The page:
The trend toward digitalization, connectivity and automated driving means that cars are becoming part of the Internet of Everything. At the same time, however, cars are already today potential targets for hacker attacks, which is why the security of data and safety-relevant components is currently a burning issue throughout the automotive industry. The aim is to protect vehicles against hacker attacks. Of particular importance, for example, is the protection of safety-critical components such as the brake system. After all, to achieve the vision of accident-free driving (“Vision Zero”), cars and the infrastructure have to be able to communicate with each other through, for example, digital connectivity. But this potentially opens the doors for hackers, meaning that digital systems have to be not only functionally reliable but also resistant to external attacks. This is why the technology company Continental uses cyber security technology to ensure comprehensive protection against possible hacker attacks on both: safety-relevant vehicle components and in production plants.
“Our experts are working to bring security to the next level and safeguard our systems against hacker attacks. This depends on production security in our plants, which we are also working on. The first production lines have already been equipped to integrate cyber security functions in the products,” said Felix Bietenbeck, Head of the business unit Vehicle Dynamics at Continental. “Security affects every single vehicle component, which is why not only communication interfaces but also – and especially – safety components such as brakes systems need to be protected.”
Cryptographic processes for a safety-relevant system have been implemented for the first time in the latest brake system, the MK C1. With the MK C1, the brake actuation feature, the brake booster and the control systems (ABS and ESC) are combined into a compact, weight-saving braking module. The MK C1 is more dynamic, lighter and more compact than conventional brake systems and has been specially developed for vehicles with extensive advanced driver assistance systems as well as recuperation and automated driving capability.
As the level of connectivity grows and the number of in-vehicle interfaces this necessitates increases, so too does the risk of hacker attacks. Hackers are motivated by all sorts of reasons – data theft, financial interests and reputation being just three possible ones. In response, Continental is strengthening all possible points of attack and implements cyber security solutions on multiple levels and layers: On the first level, the individual electronic system components are protected; on the second level, communication between the in-vehicle systems is protected; on the third level, all the vehicle’s external interfaces are protected; and on the fourth level, data processing outside the vehicle is protected against theft and manipulation. This level also includes cloud and backend solutions. All of these offerings have now been significantly augmented with the multiple end-to-end solutions provided by Argus Cyber Security, the automotive cyber security specialist company, which has been recently acquired by Continental.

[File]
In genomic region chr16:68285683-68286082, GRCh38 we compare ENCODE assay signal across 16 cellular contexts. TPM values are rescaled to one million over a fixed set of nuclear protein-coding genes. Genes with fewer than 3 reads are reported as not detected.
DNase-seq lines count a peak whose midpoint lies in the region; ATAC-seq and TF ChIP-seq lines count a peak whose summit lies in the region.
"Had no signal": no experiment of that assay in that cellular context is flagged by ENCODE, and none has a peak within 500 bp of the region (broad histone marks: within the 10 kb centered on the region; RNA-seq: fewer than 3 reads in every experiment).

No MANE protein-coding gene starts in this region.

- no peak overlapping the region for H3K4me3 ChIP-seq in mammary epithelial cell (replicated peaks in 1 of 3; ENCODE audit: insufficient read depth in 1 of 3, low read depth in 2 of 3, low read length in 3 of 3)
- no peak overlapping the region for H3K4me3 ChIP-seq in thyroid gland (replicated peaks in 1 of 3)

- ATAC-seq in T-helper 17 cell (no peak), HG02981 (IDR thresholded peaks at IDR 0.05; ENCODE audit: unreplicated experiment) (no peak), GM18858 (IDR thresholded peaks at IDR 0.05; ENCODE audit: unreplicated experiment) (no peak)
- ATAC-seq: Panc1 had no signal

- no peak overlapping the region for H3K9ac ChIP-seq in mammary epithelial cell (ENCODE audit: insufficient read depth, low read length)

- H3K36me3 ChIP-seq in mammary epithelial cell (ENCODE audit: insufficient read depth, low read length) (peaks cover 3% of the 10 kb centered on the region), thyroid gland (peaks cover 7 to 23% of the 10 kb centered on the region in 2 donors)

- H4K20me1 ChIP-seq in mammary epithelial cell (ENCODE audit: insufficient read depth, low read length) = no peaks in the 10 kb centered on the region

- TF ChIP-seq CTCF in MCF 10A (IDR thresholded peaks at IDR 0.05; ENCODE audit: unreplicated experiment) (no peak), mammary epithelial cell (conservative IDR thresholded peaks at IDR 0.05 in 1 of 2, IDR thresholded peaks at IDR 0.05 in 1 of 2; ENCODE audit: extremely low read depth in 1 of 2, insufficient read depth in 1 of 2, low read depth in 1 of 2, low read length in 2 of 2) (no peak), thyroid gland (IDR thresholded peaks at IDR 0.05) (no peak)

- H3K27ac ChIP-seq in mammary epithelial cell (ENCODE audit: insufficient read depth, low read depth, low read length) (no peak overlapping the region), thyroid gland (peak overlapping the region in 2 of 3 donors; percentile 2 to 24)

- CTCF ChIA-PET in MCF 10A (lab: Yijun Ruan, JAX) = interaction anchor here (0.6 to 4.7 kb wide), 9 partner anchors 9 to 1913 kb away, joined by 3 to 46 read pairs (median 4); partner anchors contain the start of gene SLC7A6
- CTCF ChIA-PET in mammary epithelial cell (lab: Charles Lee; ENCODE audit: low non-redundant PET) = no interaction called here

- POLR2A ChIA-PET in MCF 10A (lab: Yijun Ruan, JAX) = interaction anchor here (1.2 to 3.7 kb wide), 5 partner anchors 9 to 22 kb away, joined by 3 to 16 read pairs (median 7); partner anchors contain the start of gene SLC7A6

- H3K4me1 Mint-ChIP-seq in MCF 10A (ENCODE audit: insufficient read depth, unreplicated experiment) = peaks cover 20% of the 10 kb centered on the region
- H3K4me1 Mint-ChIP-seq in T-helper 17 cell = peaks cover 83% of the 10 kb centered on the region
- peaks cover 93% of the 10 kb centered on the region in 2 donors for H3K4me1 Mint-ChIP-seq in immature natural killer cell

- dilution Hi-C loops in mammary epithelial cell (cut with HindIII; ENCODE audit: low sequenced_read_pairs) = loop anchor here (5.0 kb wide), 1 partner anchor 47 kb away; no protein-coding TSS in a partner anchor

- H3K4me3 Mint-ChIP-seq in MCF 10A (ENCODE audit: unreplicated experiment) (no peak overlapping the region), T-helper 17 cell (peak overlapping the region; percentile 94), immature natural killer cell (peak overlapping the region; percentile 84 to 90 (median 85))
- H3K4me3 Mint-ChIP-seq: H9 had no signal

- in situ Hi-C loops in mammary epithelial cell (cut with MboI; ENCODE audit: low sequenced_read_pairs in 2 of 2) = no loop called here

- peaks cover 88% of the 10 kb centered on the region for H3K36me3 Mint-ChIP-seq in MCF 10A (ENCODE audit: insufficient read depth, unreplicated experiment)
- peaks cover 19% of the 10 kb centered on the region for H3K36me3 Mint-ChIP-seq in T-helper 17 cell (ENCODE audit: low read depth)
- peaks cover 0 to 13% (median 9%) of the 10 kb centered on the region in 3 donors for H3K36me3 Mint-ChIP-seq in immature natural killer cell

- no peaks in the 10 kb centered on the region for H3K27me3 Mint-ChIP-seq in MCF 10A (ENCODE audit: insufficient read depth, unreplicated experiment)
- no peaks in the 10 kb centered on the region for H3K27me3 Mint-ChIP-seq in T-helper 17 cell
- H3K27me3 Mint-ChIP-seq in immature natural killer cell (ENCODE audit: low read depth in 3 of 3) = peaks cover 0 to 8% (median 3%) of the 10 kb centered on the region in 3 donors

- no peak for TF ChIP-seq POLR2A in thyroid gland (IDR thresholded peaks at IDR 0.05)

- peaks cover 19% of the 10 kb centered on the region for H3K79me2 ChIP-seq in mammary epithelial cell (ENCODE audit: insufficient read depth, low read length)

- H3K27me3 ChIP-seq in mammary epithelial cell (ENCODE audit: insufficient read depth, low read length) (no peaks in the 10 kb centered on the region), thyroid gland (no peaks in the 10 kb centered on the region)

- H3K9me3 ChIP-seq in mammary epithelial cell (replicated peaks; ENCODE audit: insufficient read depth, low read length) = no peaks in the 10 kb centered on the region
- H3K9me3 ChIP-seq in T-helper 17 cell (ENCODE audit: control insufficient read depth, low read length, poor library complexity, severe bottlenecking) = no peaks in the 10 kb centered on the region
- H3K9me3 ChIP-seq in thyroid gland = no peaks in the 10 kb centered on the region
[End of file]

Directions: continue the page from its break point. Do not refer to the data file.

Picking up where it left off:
All future products from Continental – including the MK C1 – will contain cryptographic functions that can be used to introduce security keys. These keys are generated individually for each product, which ensures maximum security because even if one car is hacked, a second one is still protected. “The keys can be used for various operations and cannot be read externally – just like the PIN for your smartphone,” explained Dennis Kutschke, Cyber Security program manager at Continental. When it comes to cyber security, Continental also learns from the experiences and technologies in other industries. But cyber security is relevant to vehicle systems not only when they are integrated but also during the loading of software and digital keys, which is why a special production security concept valid for all locations is being introduced worldwide. The concept is based on a risk analysis conducted to identify weaknesses. Automotive manufacturers, too, benefit from being able to transfer their own keys to the system via the secure Continental network.
Cyber security is an asymmetric challenge. While Continental has to keep its eyes on dozens of systems, all hackers need to do is identify a single weakness. “It’s like a never-ending race between the people who want to protect the systems and those that want to hack into them. This is why it is so important to act as quickly as possible whenever any weakness is identified,” said Kutschke.
For this reason, Continental has introduced an incident response management system, which is an additional layer of security that responds immediately if there really is an attack. This was developed with the expertise of the Israeli startup Argus Cyber Security, which Continental acquired last Autumn and has become part of the subsidiary Elektrobit. Together with Elektrobit, which specializes in embedded and connected software solutions, the security experts have already unveiled an all-in-one solution for over-the-air software updates. This solution will ensure that millions of cars can be instantly upgraded to the latest security level without having to visit the auto repair shop. An important requirement for “Vision Zero” – a future without road deaths, injuries or accidents. Continental is also utilizing this knowhow to support OEMs in all matters relating to cyber security.